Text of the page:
first impressions of mexico

The good news is that I’ve never spoken so much French in my life. It was my family’s native tongue growing up, and I took five years of it in junior high and high school, but I’ve let my French grow rusty with time. Now I find myself speaking French all the time — a word dropped in here, a full sentence blurted out there.
The bad news is that I’m supposed to be learning Spanish.
I’m staying with a family, Norma and Joel, who live in what I suppose would be Morelia’s suburbs. Seem like nice enough folks, and they’ve got two cute grandkids who pop in and out — one of whom, Eddie, is always dressed up as Spider-Man and tries to play cowboys and Indians with a bottled-water dispenser as a gun. Their house is a 30-minute walk from my language school, which means I’m getting a nice workout. Particularly since Norma insists I come home for lunch — something I’ve tried to fight with little success — which means I’m walking a good two to three hours every day. The health benefits of walking should nicely make up for the health drawbacks of walking — namely, the exhaust-thick air I have to breathe while hitting the sidewalks.
Morelia is really a lovely town. Its center is 20 or 30 blocks of old stone buildings from Spanish colonial days, which look lovely and old. The exteriors are pleasant, but it’s the dramatic interiors that really hit you — they add a sense of theater to the lowliest bodega. Once you get past the center, the next concentric circle is still centuries-old, but more commercial — narrow streets, buildings flush to the traffic, and a real small-town Spain feel. Then, beyond that, you get unspectacular tract homes (like Norma and Joel’s) and, finally, the malls, where you can Pizza Hut to your heart’s content.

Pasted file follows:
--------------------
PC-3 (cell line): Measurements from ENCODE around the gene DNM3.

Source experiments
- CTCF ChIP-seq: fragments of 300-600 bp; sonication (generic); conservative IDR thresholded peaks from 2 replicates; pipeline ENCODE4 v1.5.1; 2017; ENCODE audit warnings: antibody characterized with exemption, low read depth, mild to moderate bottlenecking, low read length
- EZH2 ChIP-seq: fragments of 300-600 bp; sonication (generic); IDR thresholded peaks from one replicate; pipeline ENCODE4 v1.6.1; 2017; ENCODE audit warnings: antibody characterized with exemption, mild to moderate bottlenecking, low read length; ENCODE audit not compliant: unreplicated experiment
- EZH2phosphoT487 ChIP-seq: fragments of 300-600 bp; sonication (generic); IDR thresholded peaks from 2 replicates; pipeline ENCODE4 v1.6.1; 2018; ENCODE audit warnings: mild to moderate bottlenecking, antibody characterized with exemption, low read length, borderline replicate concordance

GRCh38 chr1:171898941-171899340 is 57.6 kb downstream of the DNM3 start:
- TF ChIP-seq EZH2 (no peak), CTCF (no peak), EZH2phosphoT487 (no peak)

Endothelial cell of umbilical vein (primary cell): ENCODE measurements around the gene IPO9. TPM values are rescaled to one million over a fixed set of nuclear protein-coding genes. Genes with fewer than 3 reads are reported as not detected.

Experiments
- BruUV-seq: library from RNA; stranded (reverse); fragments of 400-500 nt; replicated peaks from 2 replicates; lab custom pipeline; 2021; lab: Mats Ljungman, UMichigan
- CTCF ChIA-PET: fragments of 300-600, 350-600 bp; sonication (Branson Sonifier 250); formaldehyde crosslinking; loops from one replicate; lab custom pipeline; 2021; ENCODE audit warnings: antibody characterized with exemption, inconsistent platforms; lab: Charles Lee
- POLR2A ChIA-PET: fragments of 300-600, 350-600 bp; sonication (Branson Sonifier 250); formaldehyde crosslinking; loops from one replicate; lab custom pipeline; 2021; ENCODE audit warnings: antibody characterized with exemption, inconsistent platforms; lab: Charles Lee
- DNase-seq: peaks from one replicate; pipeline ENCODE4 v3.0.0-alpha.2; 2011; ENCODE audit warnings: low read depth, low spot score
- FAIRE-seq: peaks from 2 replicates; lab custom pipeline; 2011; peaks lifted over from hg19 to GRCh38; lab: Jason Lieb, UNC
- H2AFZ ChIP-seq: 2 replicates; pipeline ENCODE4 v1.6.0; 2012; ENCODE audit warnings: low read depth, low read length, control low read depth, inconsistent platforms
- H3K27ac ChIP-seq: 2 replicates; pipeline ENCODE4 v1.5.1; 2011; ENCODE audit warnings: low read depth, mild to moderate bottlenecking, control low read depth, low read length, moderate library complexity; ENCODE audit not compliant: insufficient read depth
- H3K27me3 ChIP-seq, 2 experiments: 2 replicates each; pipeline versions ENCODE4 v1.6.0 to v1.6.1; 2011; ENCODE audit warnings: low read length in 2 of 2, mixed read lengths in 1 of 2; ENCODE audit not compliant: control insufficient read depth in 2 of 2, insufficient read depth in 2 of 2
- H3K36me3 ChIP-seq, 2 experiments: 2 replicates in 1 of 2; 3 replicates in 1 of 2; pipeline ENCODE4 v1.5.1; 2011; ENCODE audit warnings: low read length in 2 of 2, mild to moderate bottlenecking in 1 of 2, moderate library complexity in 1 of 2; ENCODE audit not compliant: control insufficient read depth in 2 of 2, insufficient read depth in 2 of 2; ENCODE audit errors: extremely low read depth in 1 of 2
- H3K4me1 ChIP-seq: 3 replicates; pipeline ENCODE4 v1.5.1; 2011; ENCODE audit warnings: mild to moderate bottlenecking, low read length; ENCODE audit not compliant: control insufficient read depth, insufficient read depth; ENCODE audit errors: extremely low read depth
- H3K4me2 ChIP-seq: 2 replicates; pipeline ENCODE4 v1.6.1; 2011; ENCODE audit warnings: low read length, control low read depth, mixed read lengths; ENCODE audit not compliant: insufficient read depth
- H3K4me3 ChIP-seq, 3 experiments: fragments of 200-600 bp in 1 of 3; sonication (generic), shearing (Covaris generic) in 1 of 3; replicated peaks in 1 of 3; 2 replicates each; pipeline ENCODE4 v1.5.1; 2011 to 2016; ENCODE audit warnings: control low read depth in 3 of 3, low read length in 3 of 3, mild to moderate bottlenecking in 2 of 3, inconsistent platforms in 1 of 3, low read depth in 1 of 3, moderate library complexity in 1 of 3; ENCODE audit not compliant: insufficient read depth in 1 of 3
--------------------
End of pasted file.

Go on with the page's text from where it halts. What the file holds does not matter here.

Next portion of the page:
School is going well. I’m in class four hours a day, all of it one-on-one with a teacher. They rotate the teachers each hour so you can’t get too bored with any of them. The first day felt like a cruel joke — I’m all for immersion, but not understanding a word your teacher says for minutes at a time isn’t heartening. But I’m picking things up quickly. (Damn those irregular verbs! Almost makes you understand the desire for Esperanto.) Tonight was “conversation club,” in which we pale Americans are teamed up with Morelians who are learning English and chat in both languages. Strangely, I fared better in the English-speaking portion of the conversation.
My teachers view me as equal parts imbecile and prodigy. Okay, maybe 70 percent imbecile. The prodigy part comes up when they ask me to read stories in one of the Morelian newspapers — without fail, I can understand and summarize everything in them. Sometimes I can even critique the quality of the editing. They think this makes me a genius. In fact, it just means I’ve spent the last seven years newspapering — and that newspaper writing is so predictable, so standardized in structure, that it could be in Martian and I’d still get the gist of it.
The imbecile stuff stems from my ignorance of the Spanish alphabet, the days of the week, any number past 10, and all the other things that six-year-olds learn in preparation for their classroom’s Cinco de Mayo celebration. Oh, that and my complete inability to roll an “r” without summoning the phlegm of a thousand emphysemics. I swear, a nice name like “Herrera” trips off the tongue just fine in the States; here, I get sucked into the drama of the moment and start a series of tongue-and-throat spasms — haaiRRRRerrrRRRrRrRrrrrrahhhh. I sound like an agonized daschund with a bone stuck in its throat. I’m a dipthong away from choking on my own tonsils. It’s embarrassing, and I’m not easily embarrassed.
Even if I don’t learn 10 words of Spanish in Morelia, I hope I can come away from this trip with a half-servicable command of all the language’s consonants.

One thought on “first impressions of mexico”

  1. This has all the makings of a Sedaris send-up. Embarrasado means “pregnant” in Spanish. Just so you know….

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